Why are our bodies soft, and weak, and smooth,
Unapt to toil, and trouble in the world;
But that our soft conditions, and our hearts,
Should well agree with our external parts ?
Come, come, you froward and unable worms!
My mind hath been as big as one of yours,
My heart as great; my reason, haply, more,
To bandy word for word, and frown for frown;
But now, I see our lances are but straws;
Our strength as weak, our weakness past com-

That seeming to be most, which we least are.
Then vail your stomachs, for it is no boot;
And place your hands below your husband's foot:
In token of which duty, if he please,

My hand is ready, may it do him ease.

PET. Why, there's a wench!-Come on, and kiss me, Kate.

Luc. Well, go thy ways, old lad: for thou shalt ha't.

VINCENTIO. 'Tis a good hearing, when children are toward.

Luc. But a harsh hearing, when women are froward.

PET. Come, Kate, we'll to bed:


We three are married, but you two are sped. 'Twas I won the wager, though you hit the white; [To LUCENTIO. And, being a winner, God give you good night! [Exeunt PETRUCHIO and KATHARINA. HOR. Now go thy ways, thou hast tam'd a curst shrew.

Luc. 'Tis a wonder, by your leave, she will be tam'd so.



WE are amaz'd; and thus long have we stood
To watch the fearful bending of thy knee,
Because we thought ourself thy lawful king:
And if we be, how dare thy joints forget
To pay their awful duty to our presence?
If we be not, show us the hand of God
That hath dismiss'd us from our stewardship;
For well we know, no hand of blood and bone
Can gripe the sacred handle of our scepter,
Unless he do profane, steal, or usurp.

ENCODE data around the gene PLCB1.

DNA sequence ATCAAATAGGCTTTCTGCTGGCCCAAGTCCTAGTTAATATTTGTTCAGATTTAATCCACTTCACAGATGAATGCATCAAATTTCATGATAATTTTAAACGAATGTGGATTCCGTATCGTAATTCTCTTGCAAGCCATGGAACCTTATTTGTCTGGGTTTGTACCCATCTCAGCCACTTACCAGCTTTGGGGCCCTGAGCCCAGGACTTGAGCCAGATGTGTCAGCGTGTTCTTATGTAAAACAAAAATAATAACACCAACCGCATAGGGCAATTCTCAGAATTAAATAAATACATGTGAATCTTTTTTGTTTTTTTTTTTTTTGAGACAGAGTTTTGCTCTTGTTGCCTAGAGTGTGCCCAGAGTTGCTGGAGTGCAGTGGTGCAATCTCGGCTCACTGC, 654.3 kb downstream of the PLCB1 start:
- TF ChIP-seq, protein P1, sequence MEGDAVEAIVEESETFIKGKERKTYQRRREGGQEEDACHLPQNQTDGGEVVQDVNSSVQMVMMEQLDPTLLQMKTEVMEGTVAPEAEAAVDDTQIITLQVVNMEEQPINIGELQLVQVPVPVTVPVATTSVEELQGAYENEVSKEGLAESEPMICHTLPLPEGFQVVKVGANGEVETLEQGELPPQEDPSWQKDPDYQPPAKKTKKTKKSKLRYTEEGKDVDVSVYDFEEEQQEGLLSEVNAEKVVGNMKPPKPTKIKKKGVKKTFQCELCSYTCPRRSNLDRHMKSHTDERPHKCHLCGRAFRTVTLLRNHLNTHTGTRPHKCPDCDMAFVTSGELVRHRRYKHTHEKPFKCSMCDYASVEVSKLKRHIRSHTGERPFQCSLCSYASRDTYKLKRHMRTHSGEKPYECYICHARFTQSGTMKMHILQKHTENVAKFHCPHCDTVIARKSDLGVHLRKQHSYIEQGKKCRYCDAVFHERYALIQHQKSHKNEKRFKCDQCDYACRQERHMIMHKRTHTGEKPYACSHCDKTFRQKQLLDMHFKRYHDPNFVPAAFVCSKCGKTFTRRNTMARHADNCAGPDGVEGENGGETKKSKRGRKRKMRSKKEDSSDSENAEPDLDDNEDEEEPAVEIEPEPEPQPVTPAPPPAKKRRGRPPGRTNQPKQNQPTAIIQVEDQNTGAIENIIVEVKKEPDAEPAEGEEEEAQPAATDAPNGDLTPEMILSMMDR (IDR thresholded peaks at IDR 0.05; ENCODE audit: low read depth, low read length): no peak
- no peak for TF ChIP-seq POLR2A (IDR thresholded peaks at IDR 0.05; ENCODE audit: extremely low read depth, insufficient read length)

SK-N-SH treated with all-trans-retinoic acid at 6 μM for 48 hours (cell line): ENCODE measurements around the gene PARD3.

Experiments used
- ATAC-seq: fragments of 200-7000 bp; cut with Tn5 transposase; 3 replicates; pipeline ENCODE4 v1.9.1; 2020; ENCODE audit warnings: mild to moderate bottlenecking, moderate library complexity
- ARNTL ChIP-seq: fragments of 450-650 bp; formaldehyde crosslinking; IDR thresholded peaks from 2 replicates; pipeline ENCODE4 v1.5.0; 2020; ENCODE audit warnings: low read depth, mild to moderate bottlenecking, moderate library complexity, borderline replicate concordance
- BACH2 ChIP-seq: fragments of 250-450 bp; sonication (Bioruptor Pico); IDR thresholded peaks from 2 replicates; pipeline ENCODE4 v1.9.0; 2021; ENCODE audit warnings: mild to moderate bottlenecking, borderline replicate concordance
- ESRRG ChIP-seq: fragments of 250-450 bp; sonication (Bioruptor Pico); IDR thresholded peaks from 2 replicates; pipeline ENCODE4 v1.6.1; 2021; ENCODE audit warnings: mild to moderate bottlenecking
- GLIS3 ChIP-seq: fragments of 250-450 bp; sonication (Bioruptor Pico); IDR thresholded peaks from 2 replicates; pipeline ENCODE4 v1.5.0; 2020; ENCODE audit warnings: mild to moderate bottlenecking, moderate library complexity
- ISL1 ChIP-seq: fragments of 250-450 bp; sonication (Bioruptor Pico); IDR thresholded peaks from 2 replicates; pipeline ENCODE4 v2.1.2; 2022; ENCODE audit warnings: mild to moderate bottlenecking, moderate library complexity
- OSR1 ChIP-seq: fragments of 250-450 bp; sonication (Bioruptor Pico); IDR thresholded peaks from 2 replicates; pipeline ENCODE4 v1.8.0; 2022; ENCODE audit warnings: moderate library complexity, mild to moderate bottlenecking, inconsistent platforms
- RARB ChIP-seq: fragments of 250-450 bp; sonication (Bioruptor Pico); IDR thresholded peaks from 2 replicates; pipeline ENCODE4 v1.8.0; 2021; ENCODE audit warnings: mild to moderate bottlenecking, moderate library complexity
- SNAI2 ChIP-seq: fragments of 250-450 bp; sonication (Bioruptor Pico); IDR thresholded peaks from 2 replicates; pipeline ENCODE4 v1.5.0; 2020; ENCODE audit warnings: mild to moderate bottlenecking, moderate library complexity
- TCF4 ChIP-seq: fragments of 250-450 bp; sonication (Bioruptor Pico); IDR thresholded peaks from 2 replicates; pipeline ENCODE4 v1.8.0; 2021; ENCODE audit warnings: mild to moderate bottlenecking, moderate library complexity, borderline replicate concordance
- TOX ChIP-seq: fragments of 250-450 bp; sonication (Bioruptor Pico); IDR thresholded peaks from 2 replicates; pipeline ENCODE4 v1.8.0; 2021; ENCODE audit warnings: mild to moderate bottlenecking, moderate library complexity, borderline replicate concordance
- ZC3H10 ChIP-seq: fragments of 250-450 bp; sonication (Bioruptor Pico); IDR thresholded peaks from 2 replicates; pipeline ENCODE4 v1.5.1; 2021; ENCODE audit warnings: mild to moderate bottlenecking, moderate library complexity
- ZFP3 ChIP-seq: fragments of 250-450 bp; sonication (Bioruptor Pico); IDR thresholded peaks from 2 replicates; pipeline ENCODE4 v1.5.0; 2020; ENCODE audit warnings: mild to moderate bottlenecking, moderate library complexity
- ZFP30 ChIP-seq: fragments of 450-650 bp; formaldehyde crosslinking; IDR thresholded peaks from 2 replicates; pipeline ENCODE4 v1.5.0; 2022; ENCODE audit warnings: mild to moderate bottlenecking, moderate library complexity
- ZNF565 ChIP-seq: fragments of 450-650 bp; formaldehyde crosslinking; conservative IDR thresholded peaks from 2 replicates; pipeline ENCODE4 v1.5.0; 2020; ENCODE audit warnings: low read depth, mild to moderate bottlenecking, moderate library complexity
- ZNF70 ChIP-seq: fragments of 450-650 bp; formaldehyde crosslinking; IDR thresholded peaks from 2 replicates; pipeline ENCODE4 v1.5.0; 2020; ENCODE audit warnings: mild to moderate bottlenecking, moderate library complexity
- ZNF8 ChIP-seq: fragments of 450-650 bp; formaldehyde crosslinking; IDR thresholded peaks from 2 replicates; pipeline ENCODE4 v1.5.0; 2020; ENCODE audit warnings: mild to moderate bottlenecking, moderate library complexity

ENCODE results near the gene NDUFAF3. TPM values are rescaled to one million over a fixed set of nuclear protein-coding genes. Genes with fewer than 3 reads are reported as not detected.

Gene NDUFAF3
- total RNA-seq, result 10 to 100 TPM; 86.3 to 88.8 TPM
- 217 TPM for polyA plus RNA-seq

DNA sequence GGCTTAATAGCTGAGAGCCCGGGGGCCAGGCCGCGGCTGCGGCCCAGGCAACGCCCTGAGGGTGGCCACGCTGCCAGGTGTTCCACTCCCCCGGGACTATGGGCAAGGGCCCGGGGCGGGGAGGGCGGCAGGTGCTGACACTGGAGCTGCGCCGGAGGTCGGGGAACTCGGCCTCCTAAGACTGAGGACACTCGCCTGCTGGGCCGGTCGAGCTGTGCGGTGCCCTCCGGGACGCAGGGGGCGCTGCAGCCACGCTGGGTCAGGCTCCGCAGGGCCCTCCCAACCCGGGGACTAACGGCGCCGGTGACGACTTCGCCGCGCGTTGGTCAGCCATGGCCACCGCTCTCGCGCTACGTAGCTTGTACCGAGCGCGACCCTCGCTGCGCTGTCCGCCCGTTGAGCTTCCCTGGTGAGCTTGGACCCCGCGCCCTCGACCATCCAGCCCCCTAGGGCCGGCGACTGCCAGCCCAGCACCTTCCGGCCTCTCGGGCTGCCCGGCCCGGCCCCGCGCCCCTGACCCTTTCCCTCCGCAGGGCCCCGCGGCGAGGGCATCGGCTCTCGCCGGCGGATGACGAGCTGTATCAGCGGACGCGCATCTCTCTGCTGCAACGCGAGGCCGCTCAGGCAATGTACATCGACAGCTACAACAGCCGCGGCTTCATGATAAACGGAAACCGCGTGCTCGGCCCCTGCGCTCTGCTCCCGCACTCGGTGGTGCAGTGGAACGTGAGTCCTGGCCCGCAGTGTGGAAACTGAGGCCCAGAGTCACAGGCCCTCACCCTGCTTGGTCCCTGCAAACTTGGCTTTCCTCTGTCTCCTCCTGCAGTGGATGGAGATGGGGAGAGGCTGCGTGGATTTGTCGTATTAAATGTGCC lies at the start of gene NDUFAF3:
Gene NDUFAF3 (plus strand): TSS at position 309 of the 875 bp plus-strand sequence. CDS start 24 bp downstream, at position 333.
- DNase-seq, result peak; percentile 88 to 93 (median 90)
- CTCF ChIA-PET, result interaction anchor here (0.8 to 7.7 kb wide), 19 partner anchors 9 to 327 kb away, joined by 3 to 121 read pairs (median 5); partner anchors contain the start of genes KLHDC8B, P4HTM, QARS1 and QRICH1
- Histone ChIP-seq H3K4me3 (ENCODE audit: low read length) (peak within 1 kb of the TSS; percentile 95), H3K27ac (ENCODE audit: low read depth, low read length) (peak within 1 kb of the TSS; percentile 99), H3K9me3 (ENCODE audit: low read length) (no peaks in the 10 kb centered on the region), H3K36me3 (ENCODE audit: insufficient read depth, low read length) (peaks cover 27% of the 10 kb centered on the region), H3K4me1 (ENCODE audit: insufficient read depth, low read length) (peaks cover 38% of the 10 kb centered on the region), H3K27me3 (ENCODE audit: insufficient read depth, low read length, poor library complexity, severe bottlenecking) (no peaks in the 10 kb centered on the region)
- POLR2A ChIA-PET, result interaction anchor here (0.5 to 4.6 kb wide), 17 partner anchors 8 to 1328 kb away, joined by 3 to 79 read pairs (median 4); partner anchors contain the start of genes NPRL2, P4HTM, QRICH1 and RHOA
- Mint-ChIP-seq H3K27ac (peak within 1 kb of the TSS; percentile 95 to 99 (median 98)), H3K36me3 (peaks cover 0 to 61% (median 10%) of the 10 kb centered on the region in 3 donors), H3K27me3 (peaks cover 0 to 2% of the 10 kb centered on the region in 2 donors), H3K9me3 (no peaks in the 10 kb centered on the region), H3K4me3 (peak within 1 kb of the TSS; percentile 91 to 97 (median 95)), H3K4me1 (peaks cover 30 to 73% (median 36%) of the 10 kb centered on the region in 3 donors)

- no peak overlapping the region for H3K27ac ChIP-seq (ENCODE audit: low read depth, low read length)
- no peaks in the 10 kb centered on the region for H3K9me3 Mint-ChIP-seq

And though you think, that all, as you have done,
Have torn their souls, by turning them from us,
And we are barren, and bereft of friends;-
Yet know, my master, God omnipotent,
Is mustering in his clouds, on our behalf,
Armies of pestilence; and they shall strike

Your children yet unborn, and unbegot,
That lift your vassal hands against my head,
And threat the glory of my precious crown.
Tell Bolingbroke, (for yond', methinks, he is,)
That every stride he makes upon my land,
Is dangerous treason: He is come to ope
The purple testament of bleeding war;
But ere the crown he looks for live in peace,
Ten thousand bloody crowns of mothers' sons
Shall ill become the flower of England's face
Change the complexion of her maid-pale peace
To scarlet indignation, and bedew
Her pastures' grass with faithful English blood.


K. RICHARD II., A. 3, s. 3.


FORTUNE is merry,

And in this mood will give us any thing.

JULIUS CÆSAR, A. 3, s. 2.


You must note beside,

That we have tried the utmost of our friends.

Our legions are brim-full, our cause is ripe:
The enemy increaseth every day,

We, at the height, are ready to decline.
There is a tide in the affairs of men,

Which, taken at the flood, leads on to fortune;

Omitted, all the voyage of their life

Is bound in shallows, and in miseries.